We take this opportunity to congratulate Shane for his endeavours in the recent Ironman event. Shane is very close to us all in that many people; especially the volunteer neighbourhood watch patrollers and security company response officers will recognise and know him – as a volunteer SAPS Reservist Constable at SAPS Diepriver. We asked Shane to write an article giving readers his perspective of the event and what leads up to it. Well done Shane, we are proud of you, and appreciate your enthusiasm and commitment to your/our local community in the valley. Article follows below.
Most people only see the end product of an Ironman on race day. Seeing athletes achieve the mammoth distances of a 3.8km swim, 180.2km bike and a 42.2km marathon all within a 17 hour cut off. After watching a race like that crossing the finish line on a red carpet with the words “You are an Ironman!” with the incredible support, unbelievable atmosphere and live TV broadcast it’s easy for anyone to say they would love to do the race.
What most people don’t know is the commitment and sacrifice that comes almost a year before the race. Working your way up to 20 to 25 hour training weeks. This entails waking up at 4am, completing 2 training sessions a day, 1 before and 1 after work.
Weekends are your long sessions consisting of between a 5 to 7 hour bike and a 3 to 3.5 hour run. There are no such things as rest days; you generally receive 1 recovery week for every 3 weeks of training. A recovery week still consists of the same training just at a much less intensity.
Routine is the key as well as having a very understanding and loving fiancé, place of work and reservist co-ordinator. The main goal is to stay healthy, injury free and vasbyt.
Training up to the race was going well until around 3 weeks before the race where a strained calf stopped all my running training. After hours of physio and rehabilitation things weren’t looking promising for race day.
It was decided to stay off the feet until race day and when the day came hopefully enough was done to carry me through. With this being my 3rd Ironman a personal best time was on the cards before the injury, but now this was out the window and more survival on the cards.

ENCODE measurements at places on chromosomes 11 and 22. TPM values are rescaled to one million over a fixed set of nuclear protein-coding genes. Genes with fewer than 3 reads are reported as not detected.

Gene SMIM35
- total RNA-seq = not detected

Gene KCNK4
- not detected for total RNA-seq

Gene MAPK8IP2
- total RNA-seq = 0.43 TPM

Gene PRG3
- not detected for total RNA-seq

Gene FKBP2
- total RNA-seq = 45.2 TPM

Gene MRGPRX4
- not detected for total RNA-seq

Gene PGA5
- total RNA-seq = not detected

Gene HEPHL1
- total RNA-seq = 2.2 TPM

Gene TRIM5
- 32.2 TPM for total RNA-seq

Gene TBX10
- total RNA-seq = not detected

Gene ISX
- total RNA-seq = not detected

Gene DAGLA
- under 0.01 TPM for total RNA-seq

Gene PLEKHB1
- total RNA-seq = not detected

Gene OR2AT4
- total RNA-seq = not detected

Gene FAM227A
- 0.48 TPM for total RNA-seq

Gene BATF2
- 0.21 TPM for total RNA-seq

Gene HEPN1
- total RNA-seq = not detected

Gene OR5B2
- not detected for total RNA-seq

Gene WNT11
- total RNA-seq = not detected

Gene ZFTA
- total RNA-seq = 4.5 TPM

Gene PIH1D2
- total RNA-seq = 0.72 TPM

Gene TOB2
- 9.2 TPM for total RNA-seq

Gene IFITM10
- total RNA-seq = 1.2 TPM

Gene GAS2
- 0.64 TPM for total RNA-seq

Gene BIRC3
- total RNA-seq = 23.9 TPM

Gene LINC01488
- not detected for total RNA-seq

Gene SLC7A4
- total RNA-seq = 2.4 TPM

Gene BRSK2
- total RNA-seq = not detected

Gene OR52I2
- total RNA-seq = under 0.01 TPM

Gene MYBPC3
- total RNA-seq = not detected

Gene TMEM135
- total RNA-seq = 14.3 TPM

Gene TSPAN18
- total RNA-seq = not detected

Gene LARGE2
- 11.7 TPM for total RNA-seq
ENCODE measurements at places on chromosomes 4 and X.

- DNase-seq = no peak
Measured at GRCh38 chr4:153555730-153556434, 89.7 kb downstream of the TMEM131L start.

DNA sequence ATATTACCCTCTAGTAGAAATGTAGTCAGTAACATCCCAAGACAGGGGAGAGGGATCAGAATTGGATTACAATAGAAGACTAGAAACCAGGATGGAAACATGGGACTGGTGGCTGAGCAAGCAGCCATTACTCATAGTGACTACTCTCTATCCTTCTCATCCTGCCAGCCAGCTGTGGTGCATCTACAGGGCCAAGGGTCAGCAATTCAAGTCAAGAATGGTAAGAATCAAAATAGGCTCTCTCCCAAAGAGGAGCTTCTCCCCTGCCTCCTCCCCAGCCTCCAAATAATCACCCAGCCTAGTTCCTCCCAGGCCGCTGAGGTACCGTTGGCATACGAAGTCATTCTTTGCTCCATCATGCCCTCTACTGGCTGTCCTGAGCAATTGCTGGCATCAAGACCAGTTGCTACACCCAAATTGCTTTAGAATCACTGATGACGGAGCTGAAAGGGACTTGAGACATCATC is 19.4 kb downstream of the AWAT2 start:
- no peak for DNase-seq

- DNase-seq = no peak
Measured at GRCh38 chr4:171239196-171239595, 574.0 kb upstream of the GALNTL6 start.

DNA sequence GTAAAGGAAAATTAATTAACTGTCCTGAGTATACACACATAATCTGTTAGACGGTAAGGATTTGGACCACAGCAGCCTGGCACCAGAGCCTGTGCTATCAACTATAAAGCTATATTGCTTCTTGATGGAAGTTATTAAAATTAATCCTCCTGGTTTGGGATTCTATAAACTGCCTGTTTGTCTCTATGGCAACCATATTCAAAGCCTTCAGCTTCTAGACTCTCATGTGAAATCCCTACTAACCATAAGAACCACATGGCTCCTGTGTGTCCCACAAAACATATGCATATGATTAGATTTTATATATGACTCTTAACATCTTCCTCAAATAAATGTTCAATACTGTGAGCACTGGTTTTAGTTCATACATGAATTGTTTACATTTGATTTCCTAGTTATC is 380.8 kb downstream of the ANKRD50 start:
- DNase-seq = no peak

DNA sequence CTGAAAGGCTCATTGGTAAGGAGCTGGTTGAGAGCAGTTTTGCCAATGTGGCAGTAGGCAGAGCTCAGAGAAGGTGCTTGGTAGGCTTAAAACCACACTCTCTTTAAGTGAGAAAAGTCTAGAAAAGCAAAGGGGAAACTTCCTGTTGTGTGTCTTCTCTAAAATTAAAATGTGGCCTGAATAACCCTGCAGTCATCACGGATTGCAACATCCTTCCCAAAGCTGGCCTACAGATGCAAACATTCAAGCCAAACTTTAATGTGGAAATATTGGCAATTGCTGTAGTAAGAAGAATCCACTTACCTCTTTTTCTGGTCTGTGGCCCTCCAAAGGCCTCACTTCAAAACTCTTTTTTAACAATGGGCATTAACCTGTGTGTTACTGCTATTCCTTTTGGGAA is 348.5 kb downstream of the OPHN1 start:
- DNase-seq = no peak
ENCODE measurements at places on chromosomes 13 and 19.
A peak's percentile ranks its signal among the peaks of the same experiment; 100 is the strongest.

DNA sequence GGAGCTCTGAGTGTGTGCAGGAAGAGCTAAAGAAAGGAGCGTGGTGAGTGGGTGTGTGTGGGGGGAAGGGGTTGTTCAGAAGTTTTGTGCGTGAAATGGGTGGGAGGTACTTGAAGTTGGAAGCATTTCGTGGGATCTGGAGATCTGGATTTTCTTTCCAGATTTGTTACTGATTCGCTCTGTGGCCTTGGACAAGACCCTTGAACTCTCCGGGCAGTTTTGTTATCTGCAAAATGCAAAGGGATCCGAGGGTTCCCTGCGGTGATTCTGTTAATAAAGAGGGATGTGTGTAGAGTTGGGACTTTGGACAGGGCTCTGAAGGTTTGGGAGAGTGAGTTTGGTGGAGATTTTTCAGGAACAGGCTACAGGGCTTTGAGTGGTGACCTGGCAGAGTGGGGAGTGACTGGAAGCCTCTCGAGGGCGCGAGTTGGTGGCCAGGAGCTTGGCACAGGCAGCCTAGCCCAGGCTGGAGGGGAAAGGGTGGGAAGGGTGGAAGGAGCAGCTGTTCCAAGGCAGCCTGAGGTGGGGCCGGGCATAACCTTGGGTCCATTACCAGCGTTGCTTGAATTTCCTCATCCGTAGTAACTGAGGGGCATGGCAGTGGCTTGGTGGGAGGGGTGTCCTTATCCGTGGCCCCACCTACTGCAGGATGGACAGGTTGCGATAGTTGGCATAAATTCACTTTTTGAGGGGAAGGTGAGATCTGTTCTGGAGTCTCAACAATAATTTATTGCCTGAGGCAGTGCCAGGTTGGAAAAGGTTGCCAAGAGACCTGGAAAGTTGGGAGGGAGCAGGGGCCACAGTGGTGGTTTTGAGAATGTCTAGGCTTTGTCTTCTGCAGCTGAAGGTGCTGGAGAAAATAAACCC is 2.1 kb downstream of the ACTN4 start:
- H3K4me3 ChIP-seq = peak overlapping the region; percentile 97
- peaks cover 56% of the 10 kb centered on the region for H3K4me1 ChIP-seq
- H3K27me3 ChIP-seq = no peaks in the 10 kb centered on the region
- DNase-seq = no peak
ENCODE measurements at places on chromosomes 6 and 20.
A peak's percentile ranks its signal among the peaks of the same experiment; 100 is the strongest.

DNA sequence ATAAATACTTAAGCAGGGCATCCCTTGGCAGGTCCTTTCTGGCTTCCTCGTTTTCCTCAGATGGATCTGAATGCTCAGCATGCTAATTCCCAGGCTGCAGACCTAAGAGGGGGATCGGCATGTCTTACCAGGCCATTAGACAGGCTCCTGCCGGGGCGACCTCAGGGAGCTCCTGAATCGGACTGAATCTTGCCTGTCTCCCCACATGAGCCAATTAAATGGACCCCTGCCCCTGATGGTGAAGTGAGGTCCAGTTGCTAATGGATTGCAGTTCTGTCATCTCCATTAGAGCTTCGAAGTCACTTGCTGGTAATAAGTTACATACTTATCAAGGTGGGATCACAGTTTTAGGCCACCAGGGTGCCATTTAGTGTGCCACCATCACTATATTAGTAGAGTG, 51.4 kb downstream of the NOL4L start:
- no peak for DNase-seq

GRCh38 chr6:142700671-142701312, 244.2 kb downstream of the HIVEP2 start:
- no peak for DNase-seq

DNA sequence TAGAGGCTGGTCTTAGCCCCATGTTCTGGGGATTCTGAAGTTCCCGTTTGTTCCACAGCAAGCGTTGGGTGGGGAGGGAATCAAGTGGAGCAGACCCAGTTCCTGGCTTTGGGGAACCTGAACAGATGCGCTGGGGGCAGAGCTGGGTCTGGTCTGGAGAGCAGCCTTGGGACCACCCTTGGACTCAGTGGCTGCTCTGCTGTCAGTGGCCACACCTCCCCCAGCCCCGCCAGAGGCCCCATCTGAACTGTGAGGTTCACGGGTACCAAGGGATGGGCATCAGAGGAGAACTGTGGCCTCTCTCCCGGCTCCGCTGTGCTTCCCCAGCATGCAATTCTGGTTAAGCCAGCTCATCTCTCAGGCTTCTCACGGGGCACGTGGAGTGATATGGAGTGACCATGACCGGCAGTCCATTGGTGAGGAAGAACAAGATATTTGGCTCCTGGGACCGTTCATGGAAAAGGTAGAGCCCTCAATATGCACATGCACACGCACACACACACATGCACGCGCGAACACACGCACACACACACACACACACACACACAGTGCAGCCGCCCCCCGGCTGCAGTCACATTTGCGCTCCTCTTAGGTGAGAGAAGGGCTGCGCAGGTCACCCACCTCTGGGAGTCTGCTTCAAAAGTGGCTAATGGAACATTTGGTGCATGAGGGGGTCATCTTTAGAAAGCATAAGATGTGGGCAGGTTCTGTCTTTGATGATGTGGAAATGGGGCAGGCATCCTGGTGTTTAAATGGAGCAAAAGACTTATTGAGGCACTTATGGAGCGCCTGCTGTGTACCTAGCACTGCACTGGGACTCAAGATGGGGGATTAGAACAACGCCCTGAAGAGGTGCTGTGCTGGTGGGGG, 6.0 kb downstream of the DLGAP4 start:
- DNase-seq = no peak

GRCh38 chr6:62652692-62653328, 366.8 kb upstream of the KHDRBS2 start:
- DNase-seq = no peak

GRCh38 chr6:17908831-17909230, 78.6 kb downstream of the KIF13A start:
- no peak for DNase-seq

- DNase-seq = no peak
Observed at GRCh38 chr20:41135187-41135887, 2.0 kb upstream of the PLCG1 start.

Race day arrived and started on Hobie Beach in Port Elizabeth, with helicopters hovering over, the national anthem and Zulu dancers. No matter how many times you do this race that start is always an emotional one where you reflect back on what you and others around you have sacrificed to be there on the day.
The canons went off and the pro’s hit the water. 15 min later the amateurs were set off 7 athletes every 7 seconds. The swim was a bit choppier than expected and getting out of the water I was slower than I anticipated, but made my way to transition and hopped on the bike.
The bike went well, fast and flat trying to keep a good pace, but not go too hard and blow the legs before the run. A very fine line. The key is to get off the bike and feel relatively fresh to tackle the marathon.
In both the swim and bike I hadn’t thought of my calf which was a good thing as it I wasn’t in any pain. As I arrived back from the bike into transition I dismounted I felt my calf greet me with a very rude shooting pain down the side.
I slowed into transition grabbed my running kit and put on my shoes. Due to injury I had changed my marathon strategy to run – walk water aid stations. This saved my calf and race. I managed to finish the race relatively pain free and only 18 minutes slower than my personal best.
Now that the race is over I can start putting in the extra hours I owe to Diep River SAPS and the community as well as continue with preparation for Comrades.